Terry StopWelcome back to the second installment of my three-part series of Police Encounters.  I am defense attorney, Leon Matchin, and I want to share information with you about what your rights are in certain situations when an officer confronts you with questions.  If you missed last week’s blog on Part I: Field Inquiry, you can find it here.

The second type of police encounter is called a Terry Stop.  Unlike a Field Inquiry, the individual is temporarily detained and is not free to leave.  The police must be able to justify the stop based on a low “reasonable suspicion” standard that a violation is being committed.  The time period that the stop takes place must be reasonable under the circumstances.  The name of this encounter was dubbed so after the 1968 landmark decision of Terry v. Ohio in which the U.S. Supreme Court ruled that the Fourth Amendment permits a law enforcement officer to stop, detain, and frisk a person who is suspected of criminal activity without first obtaining consent.  This ruling also stated that the officer need not have a warrant for the search or probable cause necessary to make an arrest.  That’s where the “reasonable suspicion” clause comes into play.

The most common type of Terry Stop is when the police pull over a vehicle for a traffic infraction.  Typically, the police will issue a ticket and send the driver on his or her way unless they suspect further criminal activity.  The most common instance of when a simple traffic stop turns into more than just a ticket is when the police suspect the driver has drugs in the car or is visibly intoxicated (under influence of drugs or alcohol)  based on plain smell or plain view.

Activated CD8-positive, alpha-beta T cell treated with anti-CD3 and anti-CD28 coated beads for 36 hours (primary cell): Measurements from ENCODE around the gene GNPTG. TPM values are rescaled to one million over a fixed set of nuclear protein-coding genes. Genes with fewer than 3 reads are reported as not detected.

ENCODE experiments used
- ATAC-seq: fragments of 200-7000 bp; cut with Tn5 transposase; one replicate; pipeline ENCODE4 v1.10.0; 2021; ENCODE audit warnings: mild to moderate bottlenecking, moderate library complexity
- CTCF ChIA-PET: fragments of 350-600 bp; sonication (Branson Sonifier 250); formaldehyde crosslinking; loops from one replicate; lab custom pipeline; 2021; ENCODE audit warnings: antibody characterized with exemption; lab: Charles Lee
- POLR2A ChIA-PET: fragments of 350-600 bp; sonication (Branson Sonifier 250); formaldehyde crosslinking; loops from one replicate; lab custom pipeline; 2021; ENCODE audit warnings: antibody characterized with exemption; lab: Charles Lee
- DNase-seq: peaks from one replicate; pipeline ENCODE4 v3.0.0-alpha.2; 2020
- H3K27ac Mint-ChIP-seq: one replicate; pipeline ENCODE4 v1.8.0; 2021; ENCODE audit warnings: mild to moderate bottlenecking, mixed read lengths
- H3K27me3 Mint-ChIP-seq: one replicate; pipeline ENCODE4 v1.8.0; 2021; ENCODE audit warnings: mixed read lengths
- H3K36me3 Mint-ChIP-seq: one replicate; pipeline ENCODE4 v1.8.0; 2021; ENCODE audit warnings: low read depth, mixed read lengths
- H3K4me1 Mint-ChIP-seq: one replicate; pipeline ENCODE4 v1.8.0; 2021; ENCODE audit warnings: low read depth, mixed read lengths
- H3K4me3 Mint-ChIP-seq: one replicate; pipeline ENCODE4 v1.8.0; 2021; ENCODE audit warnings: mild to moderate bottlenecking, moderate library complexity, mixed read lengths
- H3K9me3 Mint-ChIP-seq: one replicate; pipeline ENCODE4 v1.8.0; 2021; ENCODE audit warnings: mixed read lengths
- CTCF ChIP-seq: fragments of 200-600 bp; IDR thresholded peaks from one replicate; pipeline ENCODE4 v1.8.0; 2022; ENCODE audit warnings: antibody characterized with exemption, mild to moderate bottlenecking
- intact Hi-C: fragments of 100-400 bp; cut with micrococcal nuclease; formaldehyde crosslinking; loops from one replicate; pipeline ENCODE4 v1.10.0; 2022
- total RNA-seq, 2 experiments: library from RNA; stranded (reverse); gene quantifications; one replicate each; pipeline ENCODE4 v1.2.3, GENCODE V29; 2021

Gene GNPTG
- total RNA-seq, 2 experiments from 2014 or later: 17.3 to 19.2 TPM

These types of police encounters should only last long enough for the officer to make their inquiry as to whether their suspicions were founded or not.  That means that a stop, or the time they are detaining you, should be brief so as not to be interpreted as an arrest—which requires probable cause.  Also note that because this is a “non-custodial seizure” (they are not arresting you, simply detaining you briefly), they are not obligated to advise you on your Miranda warnings prior to questioning.

If you find yourself in a situation like this—and in any contact with the police—be mindful of the information you are providing.  A seemingly innocent comment could be potentially harmful or incriminating, regardless if you have or have not done something wrong.  Also, know that an officer cannot arrest you because you refuse to answer questions while they have you stopped—you have the right to remain silent.  Take down this number: (833) 732-7320. Call me, attorney Leon Matchin, immediately if you are in a position where you need legal representation.

This leads us to our next discussion of the final stage of Police Encounters, which is an arrest.  Come visit me next week to learn more!